I have this dish washer at work in our lab and is used to wash lab bottles only. we've had to quit using it for now because it don't appear to be draining all the soap out and the bottles are not coming clean. we have not put soap in it in some time now but when you turn it on and open the door there's a lot of soap in the washer.
But when it stops all the water drains out. Can you tell me what the problem is so we can repair it?
Answer Hello William,
It sounds like either the wrong detergent was put in the unit or it was over soaped. This can take a very long time to flush the detergent out of the unit since detergent tends to cling to the inside of the water carrying parts of the unit. You can use an old technicians trick to clear the excess detergent as long as you follow through with the second step. First step, start the dishwasher and wait to hear the water filling, (no dishes, no detergent). Open the door and put in one table of a vegetable based oil, (corn oil, vegetable oil, linseed oil, etc.). Once the unit has completed its' fill and circulated the water for about 2 minutes, drain the unit and start the cycle over. When you hear the water coming in, (second step), open the door and add one quart of white vinegar. Close the door and let the unit complete the entire cycle, (no detergent or dishes), and turn the heated dry off. This will clear the vegetable oil from the unit to restore normal operation.
As a note it is now time to run a normal load of dishes, (scraped, not rinsed), to ensure normal operation. Be sure the unit is not run with detergent if the dishes have been pre-rinsed. The chemical reaction produced by the detergent is a very strong one. It is designed to attack food particles. If food particles are present, it will occupy the chemical reaction. If the dishes have been rinsed off before putting them in the dishwasher, the chemical reaction will attack the patterns on the plates, the rubber seals in the dishwasher, and will turn the silverware grey. If food particles are being re-distributed instead of producing a satisfactory wash result, the water temperature should be verified to be at least 120°F and the heating circuit should be checked for issues since the water temperature has to reach 140°F before the chemical reaction can take place. Since it is necessary for the food particles to mix with the water so they can drain out instead of floating on the water and beaching in the unit floor waiting on the rinse water to pick them up and re-distribute them on the dishes. Another note, newer units will not operate properly when there is an instant water heater in place. To force these to operate properly, the hot water in the sink has to be left running during the units' initial fill to get the proper water temperature fill. This is all because the control board is looking for specific conditions before the cycle can complete successfully.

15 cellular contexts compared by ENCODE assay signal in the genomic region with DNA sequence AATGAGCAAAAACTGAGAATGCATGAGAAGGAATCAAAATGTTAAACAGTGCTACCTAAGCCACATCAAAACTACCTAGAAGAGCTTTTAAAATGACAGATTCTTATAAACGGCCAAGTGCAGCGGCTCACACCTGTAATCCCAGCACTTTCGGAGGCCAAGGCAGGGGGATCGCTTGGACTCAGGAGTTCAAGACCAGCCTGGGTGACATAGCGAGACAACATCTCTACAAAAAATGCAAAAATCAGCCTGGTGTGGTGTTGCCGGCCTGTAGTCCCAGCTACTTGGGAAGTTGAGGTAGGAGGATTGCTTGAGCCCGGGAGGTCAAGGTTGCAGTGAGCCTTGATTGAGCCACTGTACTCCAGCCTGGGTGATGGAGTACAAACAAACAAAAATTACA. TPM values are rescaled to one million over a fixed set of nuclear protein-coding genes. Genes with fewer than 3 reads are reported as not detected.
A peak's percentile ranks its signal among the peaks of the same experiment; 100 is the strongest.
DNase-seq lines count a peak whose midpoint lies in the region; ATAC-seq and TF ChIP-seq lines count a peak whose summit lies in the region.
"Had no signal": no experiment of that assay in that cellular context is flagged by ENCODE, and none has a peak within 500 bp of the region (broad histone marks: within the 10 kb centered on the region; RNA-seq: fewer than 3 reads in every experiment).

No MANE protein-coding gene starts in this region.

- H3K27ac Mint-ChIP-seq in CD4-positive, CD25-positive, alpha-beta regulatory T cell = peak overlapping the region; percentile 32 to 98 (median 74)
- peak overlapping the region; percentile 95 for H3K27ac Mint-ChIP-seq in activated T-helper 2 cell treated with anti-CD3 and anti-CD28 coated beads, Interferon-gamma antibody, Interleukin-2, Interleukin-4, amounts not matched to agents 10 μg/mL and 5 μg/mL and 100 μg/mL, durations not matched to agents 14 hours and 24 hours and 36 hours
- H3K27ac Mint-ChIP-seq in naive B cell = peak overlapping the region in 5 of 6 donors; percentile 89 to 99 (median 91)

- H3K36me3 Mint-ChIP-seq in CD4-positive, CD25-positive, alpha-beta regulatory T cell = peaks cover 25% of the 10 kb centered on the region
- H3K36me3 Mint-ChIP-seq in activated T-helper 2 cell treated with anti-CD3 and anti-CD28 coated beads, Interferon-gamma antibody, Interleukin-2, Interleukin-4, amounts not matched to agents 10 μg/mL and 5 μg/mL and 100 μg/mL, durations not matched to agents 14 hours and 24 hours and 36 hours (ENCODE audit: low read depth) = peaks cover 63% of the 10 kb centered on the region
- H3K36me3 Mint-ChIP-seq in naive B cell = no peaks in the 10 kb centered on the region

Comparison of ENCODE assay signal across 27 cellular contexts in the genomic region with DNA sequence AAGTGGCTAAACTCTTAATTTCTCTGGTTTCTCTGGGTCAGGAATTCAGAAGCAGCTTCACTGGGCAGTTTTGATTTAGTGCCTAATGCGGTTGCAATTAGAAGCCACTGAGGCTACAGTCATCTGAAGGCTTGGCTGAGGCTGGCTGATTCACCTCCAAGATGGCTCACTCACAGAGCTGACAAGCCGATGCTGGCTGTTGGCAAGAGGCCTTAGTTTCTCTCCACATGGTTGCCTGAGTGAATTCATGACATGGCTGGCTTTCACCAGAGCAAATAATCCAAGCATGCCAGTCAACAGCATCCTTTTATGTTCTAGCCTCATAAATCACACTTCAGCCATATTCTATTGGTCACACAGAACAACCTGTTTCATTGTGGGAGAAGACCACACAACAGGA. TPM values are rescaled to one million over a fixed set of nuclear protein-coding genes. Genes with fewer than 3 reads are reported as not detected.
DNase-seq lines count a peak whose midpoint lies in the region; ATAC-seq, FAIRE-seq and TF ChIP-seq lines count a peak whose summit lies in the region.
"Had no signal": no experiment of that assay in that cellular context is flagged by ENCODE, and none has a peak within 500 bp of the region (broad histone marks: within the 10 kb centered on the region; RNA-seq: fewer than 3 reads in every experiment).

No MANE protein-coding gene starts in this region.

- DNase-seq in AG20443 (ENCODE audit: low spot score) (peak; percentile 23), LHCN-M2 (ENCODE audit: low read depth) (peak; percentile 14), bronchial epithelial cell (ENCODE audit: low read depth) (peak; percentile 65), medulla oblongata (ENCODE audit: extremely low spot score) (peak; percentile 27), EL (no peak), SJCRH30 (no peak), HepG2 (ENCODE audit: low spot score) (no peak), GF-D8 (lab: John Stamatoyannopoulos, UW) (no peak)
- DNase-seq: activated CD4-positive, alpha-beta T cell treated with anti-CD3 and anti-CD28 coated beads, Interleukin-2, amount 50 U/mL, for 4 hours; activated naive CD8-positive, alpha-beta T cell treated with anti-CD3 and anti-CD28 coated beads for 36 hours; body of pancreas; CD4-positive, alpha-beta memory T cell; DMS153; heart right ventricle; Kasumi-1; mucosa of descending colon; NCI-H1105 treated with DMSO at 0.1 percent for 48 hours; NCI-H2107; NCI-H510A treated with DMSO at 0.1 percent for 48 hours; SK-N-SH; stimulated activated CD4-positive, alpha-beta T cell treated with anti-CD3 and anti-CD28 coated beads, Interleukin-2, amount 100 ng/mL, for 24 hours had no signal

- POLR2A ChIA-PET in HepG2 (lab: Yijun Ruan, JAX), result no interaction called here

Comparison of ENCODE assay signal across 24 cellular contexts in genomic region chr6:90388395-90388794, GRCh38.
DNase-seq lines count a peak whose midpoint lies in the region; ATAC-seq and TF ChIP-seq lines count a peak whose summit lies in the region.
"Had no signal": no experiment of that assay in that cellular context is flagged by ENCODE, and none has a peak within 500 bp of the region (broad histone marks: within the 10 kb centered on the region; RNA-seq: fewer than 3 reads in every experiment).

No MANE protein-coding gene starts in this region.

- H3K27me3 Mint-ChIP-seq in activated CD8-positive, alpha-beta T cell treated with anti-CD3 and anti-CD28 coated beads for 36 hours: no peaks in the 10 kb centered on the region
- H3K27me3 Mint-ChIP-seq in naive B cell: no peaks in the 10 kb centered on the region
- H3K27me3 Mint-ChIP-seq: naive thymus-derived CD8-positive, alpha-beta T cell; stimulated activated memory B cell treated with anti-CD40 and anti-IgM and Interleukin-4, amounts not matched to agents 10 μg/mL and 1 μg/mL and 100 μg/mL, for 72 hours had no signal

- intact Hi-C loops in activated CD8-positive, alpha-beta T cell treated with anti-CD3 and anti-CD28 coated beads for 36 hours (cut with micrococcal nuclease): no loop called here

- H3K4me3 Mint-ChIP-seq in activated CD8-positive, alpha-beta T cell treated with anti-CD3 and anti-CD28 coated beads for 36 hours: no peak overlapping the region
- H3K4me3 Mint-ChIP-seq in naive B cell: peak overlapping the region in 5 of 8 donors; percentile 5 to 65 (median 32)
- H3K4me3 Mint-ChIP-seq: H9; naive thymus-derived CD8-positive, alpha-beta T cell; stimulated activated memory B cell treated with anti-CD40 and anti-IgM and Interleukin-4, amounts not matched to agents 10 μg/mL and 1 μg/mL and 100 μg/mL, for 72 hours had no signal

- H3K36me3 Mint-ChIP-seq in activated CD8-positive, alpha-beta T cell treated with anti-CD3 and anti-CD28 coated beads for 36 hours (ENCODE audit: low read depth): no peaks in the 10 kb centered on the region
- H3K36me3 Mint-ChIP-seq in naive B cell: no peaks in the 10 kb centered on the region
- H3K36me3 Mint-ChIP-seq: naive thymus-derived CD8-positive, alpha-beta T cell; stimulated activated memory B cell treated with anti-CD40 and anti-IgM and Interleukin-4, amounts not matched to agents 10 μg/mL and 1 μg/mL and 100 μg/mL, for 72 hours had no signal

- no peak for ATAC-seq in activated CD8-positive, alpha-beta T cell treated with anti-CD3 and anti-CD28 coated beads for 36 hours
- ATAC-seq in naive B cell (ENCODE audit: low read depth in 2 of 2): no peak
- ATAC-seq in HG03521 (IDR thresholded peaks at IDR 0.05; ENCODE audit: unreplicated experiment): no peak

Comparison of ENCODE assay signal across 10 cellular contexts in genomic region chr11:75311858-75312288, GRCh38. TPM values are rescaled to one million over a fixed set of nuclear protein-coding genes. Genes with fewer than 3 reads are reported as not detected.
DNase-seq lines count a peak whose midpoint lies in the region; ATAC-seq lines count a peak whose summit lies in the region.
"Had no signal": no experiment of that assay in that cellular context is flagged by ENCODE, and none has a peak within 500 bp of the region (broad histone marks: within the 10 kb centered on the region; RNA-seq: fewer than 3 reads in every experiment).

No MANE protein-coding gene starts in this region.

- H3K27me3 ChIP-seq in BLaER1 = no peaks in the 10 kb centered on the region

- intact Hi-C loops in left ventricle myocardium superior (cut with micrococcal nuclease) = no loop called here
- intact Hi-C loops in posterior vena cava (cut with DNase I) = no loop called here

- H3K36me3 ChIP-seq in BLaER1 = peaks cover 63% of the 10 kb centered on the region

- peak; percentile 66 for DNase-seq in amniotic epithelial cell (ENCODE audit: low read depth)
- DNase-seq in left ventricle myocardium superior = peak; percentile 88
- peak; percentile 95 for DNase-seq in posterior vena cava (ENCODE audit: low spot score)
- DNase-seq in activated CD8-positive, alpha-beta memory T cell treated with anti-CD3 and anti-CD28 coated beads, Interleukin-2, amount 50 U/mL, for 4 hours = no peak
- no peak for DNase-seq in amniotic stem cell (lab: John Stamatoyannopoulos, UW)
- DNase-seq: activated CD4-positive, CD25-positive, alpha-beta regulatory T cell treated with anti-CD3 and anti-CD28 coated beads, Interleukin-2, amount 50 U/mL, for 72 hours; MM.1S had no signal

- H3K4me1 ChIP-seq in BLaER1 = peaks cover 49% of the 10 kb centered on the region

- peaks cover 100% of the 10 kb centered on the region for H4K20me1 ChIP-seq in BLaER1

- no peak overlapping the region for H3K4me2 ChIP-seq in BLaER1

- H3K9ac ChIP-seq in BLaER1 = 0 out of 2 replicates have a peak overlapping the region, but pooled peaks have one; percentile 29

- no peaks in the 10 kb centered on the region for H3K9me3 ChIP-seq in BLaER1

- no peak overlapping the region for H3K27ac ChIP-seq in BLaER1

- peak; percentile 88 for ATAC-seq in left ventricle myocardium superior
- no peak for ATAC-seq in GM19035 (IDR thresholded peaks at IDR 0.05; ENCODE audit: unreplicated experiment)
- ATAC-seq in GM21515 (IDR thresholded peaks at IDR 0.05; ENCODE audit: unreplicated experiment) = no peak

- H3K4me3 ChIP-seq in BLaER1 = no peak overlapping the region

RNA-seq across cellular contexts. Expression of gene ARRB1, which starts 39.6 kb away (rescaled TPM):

The leak is coming from the drain solenoid when it draining. When removing unit I noticed the shaft from solenoid was loose. Do I need the whole assembly?
Answer Hello Jdub,
When the drain shaft is leaking, you can sometimes replace the seal but if there is wear on the shaft itself, it will still leak. It would be safer to replace the complete assembly WD26X10013 to prevent a recurrence of the same leak.